Sophia Dawson is a Brooklyn based visual artist and muralist who has dedicated her life's work to exposing the stories and experiences of individuals who are striving to overcome the injustices they face. Examples of past work include Every Mother's Son, highlighting mothers who have lost their children to police brutality and racism in the US; Central Park 5, which raised awareness of and gain support for their suit against New York City; and Know Your Rights, done in partnership with Picture the Homeless and Peoples' Justice and 80 community members. She also participated in painting the Black Lives Matter murals on the streets of NYC. To learn more about Sophia, visit

Approaching her residency with the Mayor's Office of Criminal Justice, Sophia writes:

"How can a community shift the gaze on their individual and collective narratives by telling their own stories? What new perspectives does this shift offer for members of that community and for others? My practice is multi-faceted and Spirit led. I facilitate transformation, advocacy and awareness through collaborative and independent art initiatives. Every individual and issue portrayed in my work demands from me different levels of action, activism and community engagement. The ultimate goal is to humanize their struggle through art. The most challenging part about my work is being tasked to shift people's minds and demand that people unlearn and relearn the truth about the individuals in my work. That transformation is what I look forward to most."

New York Announces Latest Public Art Projects: "Artists Are Creative Problem Solvers."
Posted: August 27, 2020 by Forbes

Bryan Doerries was in residence with the Department for Veteran's Services from 2017 to 2018. Bryan Doerries is a Brooklyn-based writer, director, and translator. A self-described evangelist for classical literature and its relevance to our lives today, Doerries uses age-old approaches to help individuals and communities heal from trauma and loss. He is the co-founder of Theater of War Productions, which presents programs that address the enduring impact of war as well as broader community issues such as gun violence, mental health, addiction, prison reform, sexual assault and domestic violence.

For his PAIR residency, Doerries partnered with the Department for Veteran's Services (DVS) and the Brooklyn Public Library (BPL) to engage both veterans and civilians in community-specific performances that fostered health and healing through open discussion and exchange. Between January 2017 and December 2018, the free performances took place in more than 60 venues across New York, including public libraries, homeless shelters, public schools, and cultural organizations with each tailored to the needs of different communities.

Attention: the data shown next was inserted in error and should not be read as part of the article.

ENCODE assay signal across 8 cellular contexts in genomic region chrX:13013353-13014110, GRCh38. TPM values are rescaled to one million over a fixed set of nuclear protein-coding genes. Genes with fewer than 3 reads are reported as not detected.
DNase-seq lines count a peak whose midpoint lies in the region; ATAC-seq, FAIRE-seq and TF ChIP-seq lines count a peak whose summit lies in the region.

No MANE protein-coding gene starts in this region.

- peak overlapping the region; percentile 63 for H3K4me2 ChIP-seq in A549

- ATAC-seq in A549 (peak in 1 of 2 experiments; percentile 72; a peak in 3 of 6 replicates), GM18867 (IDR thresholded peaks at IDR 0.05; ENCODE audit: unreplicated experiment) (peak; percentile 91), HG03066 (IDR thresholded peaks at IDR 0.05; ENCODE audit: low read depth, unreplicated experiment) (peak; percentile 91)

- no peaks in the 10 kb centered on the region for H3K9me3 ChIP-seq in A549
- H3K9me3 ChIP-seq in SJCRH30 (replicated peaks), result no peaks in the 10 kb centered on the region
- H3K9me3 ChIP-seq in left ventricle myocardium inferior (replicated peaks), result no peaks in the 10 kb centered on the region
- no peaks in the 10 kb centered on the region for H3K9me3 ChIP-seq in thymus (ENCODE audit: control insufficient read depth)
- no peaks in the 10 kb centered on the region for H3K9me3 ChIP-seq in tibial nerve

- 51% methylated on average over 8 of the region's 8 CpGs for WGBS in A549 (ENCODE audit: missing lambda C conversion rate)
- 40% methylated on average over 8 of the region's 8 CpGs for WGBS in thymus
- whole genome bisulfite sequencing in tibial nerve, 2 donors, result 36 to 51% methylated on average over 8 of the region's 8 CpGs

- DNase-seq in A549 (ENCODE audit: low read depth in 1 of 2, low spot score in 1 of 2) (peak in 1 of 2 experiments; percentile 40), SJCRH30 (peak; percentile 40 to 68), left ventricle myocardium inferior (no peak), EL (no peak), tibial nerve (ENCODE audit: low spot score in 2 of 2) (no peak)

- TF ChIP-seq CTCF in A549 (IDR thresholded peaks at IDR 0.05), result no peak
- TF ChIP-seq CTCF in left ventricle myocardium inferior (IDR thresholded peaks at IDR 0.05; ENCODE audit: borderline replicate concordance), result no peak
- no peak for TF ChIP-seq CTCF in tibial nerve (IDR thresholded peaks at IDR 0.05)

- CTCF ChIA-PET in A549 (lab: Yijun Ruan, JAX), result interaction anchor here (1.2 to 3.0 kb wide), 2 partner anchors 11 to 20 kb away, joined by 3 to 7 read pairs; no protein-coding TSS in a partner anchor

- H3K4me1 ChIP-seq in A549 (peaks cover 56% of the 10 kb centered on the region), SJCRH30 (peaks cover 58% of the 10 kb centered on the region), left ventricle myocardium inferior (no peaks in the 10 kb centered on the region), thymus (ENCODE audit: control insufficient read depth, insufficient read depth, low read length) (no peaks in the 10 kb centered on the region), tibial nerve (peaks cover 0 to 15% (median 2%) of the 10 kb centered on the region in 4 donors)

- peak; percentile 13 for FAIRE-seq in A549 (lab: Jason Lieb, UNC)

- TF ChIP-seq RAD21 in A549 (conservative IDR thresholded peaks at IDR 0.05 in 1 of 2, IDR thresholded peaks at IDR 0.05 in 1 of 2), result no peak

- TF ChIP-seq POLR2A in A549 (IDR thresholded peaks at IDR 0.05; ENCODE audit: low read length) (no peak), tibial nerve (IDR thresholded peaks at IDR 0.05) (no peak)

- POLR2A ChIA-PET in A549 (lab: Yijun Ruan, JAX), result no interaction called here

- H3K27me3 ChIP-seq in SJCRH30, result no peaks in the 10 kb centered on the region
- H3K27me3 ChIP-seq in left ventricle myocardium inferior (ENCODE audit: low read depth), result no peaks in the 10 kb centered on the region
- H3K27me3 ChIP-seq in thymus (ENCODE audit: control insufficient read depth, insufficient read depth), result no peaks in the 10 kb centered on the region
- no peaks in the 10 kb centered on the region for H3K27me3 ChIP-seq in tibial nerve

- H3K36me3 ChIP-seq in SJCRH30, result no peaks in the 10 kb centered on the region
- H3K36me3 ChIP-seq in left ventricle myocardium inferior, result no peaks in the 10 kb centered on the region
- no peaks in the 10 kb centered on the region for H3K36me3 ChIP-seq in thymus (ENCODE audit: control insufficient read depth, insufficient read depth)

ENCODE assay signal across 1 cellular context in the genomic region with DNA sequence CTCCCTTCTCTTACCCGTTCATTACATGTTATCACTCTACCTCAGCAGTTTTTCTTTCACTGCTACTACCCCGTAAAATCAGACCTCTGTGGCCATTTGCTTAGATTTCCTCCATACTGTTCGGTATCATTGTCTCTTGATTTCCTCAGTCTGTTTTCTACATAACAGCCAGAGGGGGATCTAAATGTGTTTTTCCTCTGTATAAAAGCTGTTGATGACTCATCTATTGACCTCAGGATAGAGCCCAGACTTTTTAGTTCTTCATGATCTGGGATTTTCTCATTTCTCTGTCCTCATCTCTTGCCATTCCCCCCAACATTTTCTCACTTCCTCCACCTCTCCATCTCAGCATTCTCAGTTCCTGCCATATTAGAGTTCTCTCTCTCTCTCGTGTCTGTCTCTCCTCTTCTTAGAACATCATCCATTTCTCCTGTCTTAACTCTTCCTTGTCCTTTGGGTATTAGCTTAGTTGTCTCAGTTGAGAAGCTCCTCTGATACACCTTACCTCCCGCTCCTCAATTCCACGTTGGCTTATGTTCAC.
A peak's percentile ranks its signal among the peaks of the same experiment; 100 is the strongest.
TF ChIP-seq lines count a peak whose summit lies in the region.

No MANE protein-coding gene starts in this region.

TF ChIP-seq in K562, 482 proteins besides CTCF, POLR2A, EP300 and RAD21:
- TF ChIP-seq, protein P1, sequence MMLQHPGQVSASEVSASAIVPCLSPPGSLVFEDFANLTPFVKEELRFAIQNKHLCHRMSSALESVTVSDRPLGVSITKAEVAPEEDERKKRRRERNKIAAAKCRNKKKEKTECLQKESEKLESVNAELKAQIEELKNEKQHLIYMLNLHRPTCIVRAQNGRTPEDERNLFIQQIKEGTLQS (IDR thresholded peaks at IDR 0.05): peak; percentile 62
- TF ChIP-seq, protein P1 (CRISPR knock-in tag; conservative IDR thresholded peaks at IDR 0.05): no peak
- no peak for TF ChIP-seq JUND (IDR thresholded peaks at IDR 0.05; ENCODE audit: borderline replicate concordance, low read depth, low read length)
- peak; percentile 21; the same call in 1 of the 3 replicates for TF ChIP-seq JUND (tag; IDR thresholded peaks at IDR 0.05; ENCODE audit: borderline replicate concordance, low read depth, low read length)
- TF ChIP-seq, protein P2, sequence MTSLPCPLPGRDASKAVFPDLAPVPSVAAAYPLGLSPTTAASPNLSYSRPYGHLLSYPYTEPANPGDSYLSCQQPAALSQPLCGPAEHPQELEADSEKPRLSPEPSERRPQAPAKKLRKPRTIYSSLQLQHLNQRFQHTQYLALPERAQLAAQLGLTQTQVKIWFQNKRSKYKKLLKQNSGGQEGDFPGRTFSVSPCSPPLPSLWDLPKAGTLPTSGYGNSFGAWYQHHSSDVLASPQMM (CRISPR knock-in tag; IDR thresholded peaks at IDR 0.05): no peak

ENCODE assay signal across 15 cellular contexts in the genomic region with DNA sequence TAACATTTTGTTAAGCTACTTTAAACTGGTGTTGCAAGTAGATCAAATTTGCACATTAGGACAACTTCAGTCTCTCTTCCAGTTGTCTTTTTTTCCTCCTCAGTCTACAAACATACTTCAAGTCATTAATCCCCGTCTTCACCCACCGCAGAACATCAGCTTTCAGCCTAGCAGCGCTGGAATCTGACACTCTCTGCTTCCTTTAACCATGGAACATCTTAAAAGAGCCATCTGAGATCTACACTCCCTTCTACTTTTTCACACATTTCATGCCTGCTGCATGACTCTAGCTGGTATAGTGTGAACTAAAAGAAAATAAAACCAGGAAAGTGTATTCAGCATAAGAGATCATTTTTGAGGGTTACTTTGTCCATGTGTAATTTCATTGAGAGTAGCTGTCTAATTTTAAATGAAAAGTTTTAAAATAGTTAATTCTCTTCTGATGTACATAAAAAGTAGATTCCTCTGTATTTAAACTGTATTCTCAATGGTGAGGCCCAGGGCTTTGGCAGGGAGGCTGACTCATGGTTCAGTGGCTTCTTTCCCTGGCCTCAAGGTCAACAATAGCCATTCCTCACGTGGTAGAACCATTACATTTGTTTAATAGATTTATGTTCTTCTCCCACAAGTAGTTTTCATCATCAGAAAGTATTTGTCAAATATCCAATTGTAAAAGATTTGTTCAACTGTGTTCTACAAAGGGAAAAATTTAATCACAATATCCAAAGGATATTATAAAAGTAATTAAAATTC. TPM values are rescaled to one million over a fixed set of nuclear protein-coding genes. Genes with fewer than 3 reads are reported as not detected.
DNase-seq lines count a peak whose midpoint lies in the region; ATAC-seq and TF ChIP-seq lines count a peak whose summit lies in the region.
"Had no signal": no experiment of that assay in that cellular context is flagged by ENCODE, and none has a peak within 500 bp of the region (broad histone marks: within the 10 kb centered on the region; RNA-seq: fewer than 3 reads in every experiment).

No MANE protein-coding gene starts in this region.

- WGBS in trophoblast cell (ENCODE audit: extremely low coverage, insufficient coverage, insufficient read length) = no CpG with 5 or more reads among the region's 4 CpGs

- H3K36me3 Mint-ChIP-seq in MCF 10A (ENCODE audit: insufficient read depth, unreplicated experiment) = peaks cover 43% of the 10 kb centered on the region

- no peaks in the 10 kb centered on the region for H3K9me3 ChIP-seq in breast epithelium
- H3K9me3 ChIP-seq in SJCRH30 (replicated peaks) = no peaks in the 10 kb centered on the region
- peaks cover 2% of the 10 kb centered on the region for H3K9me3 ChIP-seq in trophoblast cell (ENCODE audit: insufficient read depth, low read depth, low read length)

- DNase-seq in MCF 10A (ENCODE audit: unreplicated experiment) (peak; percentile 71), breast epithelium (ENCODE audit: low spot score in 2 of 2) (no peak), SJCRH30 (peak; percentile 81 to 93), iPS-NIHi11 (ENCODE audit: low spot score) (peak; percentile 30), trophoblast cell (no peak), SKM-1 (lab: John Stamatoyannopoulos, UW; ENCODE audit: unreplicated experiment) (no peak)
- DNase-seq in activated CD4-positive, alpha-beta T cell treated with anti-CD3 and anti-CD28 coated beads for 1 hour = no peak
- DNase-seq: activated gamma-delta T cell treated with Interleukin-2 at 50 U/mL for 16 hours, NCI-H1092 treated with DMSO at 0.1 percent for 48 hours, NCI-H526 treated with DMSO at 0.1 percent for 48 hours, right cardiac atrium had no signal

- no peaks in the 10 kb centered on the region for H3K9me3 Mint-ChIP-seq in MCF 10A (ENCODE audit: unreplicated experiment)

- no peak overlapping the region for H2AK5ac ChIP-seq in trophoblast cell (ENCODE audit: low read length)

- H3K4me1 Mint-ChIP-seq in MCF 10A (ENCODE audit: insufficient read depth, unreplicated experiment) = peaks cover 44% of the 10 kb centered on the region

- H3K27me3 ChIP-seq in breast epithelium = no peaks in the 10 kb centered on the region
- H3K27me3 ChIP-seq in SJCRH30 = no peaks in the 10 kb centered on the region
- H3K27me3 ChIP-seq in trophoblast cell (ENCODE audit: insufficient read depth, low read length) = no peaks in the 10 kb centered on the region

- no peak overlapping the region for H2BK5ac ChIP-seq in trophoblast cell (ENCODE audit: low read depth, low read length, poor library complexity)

Learn more about the project on the NYC Veterans website and on the Theater of War website

"Theater of War Director Named New York City Artist in Residence"
Published: March 2, 2017 by The New York Times

Tatyana Fazlalizadeh
Commission on Human Rights (CCHR)

An installation by Tatyana Fazlalizadeh during her PAIR residency, at IMPACCT Brooklyn, 1224 Bedford Ave, Brooklyn, NY 11216, May 2019

Tatyana Fazlalizadeh was in residence with the NYC Commission on Human Rights (CCHR) from 2018 to 2019. Recognizing that culture can be a powerful tool for combating deep-seated issues like anti-Black racism, the Commission partnered with artist Tatyana Fazlalizadeh through the PAIR program to engage New Yorkers in a conversation about anti-Blackness and gender-based street harassment. Fazlalizadeh is a Black/Iranian visual artist and Oklahoma City native. Her project, Stop Telling Women to Smile, is a street art series that tackles gender-based street harassment around the world. Her work can be found on walls from New York to Paris, Los Angeles to Mexico City, and more, amassing international attention for tackling violence against women in public spaces. Tatyana has been profiled by the New York Times, NPR, MSNBC, the New Yorker, Time Magazine, and listed as one of Brooklyn's most influential people by Brooklyn Magazine. Tatyana's work can currently be seen on Spike Lee's Netflix series, She's Gotta Have It, for which she is also the show's Art Consultant. She is working on her first book, Stop Telling Women to Smile, with Seal Press. She currently lives and works in Brooklyn, NY

Over the course of her 18-month residency with the Commission, Fazlalizadeh installed a series of large-scale murals and installations in Brooklyn, the Bronx, Queens, and Manhattan featuring powerful imagery of New Yorkers whom she and the agency had engaged on these issues. Both the text and the imagery featured in the murals were informed by a series of community conversations Fazlalizadeh and the Commission conducted in partnership with Bronx Defenders, Girls for Gender Equity, YWCA Brooklyn, GRIOT Circle, Weeksville Heritage Center, Jamaica NAACP, New Settlement Community Centers and others. The Commission's 2018-2019 PAIR partnership with Fazlalizadeh represents an important effort to bring attention to human rights challenges faced by New Yorkers through the arts.